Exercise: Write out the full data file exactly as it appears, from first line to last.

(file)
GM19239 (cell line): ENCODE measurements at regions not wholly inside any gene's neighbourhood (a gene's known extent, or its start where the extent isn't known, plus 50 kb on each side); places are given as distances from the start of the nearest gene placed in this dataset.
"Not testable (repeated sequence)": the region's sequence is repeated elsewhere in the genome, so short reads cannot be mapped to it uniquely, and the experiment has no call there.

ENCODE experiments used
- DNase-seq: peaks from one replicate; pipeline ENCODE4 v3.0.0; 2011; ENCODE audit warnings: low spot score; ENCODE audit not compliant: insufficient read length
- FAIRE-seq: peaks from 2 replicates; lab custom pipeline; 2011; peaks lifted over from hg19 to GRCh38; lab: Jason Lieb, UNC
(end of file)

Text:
GM19239 (cell line): ENCODE measurements at regions not wholly inside any gene's neighbourhood (a gene's known extent, or its start where the extent isn't known, plus 50 kb on each side); places are given as distances from the start of the nearest gene placed in this dataset.
"Not testable (repeated sequence)": the region's sequence is repeated elsewhere in the genome, so short reads cannot be mapped to it uniquely, and the experiment has no call there.

ENCODE experiments used
- DNase-seq: peaks from one replicate; pipeline ENCODE4 v3.0.0; 2011; ENCODE audit warnings: low spot score; ENCODE audit not compliant: insufficient read length
- FAIRE-seq: peaks from 2 replicates; lab custom pipeline; 2011; peaks lifted over from hg19 to GRCh38; lab: Jason Lieb, UNC